I think I read somewhere Walla saying that having that much of a hand in the production AND being a member of the band was taking a bit of a toll on him.
“Thom Yorke (who has already spoken out against Spotify) is constantly experimenting with new ways to release music in a way that is fair and beneficial to both musicians and consumers.”
He’s counting on the über fans who will pay upwards of $50 for the deluxe versions of his band’s albums, since he knows the casual listener will download the album for free.
“People still attend concerts.”
Concertgoers are paying for the misdeeds of freeloaders with exorbitant ticket prices, and that’s not taking into account the artists who scalp their own tickets. I also don’t understand how one can refuse to pay $10 for a record you love and can keep forever but pay $250 to see that artist play from crappy seats once.
“People still support the artists they love precisely because they have a deep respect for their craft. People freely share other artist’s music precisely because they value it highly. People purchase vinyl even though they could (with less effort) freely load up a 150 GB iPod with entire catalogs of music.”
The percentage of music lovers who support artists is minute in regards to the total amount of music consumers. If not, we wouldn’t be having this discussion. I know folks who stopped purchasing music more than a decade ago, but they still find a way to get a ton of music. How dow they do it? Hmm…
Vinyl sales are largely fetish/cool factor driven: that’s why people pay $25+ for wax but refuse to pay significantly less for CDs or high quality mp3s/FLAC, etc.
“Indie bands that have existed for barely over a year are playing in front of huge festival crowds. Old indie bands that could’ve easily faded into obscurity are experiencing a renaissance and re-forming to release new music (do you really think someone like Michael Gira would experience the most success he’s ever had with Swans if it weren’t for the internet?).”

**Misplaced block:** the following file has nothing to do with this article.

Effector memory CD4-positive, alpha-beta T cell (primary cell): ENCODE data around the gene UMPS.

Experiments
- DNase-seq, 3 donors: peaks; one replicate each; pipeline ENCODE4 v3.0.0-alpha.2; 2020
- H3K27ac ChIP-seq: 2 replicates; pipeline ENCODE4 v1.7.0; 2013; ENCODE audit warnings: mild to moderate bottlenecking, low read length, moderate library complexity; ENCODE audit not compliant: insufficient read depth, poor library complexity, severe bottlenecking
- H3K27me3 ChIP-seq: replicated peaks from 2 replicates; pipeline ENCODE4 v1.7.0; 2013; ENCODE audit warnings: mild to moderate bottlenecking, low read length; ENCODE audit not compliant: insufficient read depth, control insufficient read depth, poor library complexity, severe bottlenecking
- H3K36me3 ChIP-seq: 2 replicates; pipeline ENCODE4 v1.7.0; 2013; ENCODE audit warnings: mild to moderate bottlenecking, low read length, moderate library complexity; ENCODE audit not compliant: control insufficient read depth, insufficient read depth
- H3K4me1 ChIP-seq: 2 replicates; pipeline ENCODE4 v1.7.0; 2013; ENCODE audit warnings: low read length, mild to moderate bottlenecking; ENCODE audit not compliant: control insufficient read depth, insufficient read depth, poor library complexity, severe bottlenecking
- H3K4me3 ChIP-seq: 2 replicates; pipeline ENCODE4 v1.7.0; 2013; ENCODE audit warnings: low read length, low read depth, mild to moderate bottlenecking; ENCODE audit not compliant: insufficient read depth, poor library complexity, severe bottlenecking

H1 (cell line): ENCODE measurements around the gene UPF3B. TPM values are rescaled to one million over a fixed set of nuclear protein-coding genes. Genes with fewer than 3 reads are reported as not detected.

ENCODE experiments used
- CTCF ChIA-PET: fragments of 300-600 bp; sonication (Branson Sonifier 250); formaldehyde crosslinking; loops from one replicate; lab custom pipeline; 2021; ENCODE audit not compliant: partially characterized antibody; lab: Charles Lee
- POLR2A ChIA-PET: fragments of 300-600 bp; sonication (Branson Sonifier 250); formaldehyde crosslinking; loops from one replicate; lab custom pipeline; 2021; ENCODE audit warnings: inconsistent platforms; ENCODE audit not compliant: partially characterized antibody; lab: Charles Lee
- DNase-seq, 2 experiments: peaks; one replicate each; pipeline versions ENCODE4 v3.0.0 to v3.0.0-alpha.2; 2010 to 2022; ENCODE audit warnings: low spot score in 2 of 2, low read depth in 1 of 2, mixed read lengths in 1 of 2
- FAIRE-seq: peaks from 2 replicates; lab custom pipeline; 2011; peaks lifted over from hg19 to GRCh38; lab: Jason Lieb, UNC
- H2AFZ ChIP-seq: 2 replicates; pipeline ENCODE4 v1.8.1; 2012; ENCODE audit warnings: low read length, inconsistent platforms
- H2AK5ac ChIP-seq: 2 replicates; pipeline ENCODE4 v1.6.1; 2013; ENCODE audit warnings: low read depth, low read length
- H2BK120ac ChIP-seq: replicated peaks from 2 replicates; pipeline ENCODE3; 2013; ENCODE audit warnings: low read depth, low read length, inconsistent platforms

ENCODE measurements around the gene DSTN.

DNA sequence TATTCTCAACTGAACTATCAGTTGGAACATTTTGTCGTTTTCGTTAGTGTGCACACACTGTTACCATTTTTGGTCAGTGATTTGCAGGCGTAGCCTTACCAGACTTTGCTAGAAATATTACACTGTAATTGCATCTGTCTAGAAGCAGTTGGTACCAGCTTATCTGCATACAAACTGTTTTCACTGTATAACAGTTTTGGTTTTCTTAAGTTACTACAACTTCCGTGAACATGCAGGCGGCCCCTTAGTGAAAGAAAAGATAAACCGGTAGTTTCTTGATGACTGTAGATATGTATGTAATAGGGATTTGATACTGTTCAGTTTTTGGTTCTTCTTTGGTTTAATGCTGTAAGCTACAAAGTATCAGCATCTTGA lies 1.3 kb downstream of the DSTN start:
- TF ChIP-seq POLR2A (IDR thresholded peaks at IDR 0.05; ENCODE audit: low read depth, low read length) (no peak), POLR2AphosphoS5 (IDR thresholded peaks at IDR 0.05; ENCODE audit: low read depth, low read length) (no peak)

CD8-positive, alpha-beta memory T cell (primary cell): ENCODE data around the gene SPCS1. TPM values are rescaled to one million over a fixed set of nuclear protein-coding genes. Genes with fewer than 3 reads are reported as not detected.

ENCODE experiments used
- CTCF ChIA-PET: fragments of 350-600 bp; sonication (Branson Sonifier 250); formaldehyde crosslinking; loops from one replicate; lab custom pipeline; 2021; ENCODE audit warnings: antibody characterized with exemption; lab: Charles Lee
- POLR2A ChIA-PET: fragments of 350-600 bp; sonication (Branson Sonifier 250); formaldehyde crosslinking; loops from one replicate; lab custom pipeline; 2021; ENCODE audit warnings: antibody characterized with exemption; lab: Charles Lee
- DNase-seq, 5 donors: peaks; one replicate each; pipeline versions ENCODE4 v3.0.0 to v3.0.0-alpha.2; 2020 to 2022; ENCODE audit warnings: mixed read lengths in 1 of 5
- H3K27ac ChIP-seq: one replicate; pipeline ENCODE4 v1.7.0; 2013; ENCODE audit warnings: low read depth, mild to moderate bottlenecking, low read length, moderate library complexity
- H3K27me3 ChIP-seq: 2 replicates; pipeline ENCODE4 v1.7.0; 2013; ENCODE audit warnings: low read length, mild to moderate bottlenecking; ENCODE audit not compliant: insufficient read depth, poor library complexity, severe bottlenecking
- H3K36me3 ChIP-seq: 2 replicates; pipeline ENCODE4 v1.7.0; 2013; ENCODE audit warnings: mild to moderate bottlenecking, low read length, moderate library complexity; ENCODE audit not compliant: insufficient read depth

Absolutely. But let’s not confuse access and dissemination of info about an artist with illegal downloads. In other words, can we not conflate the internet as a vital tool with the specificity of “file sharing”?
“And the only people complaining about a decline in the quality of music correlating with the decline of the music industry are those who are unwilling to put in an effort to research new music. And even then, modern day music journalism (i.e. Pitchfork and the like) thrives because people need their music curated. If anything, the music world is being over-saturated with new artists. So instead of letting the Billboard charts decide what you pay attention to, you allow Pitchfork to shape your tastes.”
There IS a significant dip in the quality of music within the mainstream: now that major labels have seen their revenues decrease dramatically, they are investing more than ever before in cookie cutter, sure thing music. And you know who doesn’t “put in an effort to research new music”? The casual music fan, ie the vast majority of the music consuming public. The majority of which will never spend a penny on music ever again.
As for music journalism, don’t get me started…I’ve come across too many reviews in the last decade in which the writer is too ignorant to know that the band whose fresh, innovative, visionary sound he/she is hyping is actually a bad Wire ripoff.
Aloe Blacc, who co-wrote Avicii’s “Wake Me Up” says he saw $4,000 from 168 MILLION streams of that song. If that statement is true, ballgame over.
I don’t need a dude who’s financially set for life telling me to give away my shit and further rubbing it in by saying he doesn’t care since he’s playing Wembley soon. That’s some clueless, self-centered, tone deaf bullshit right there.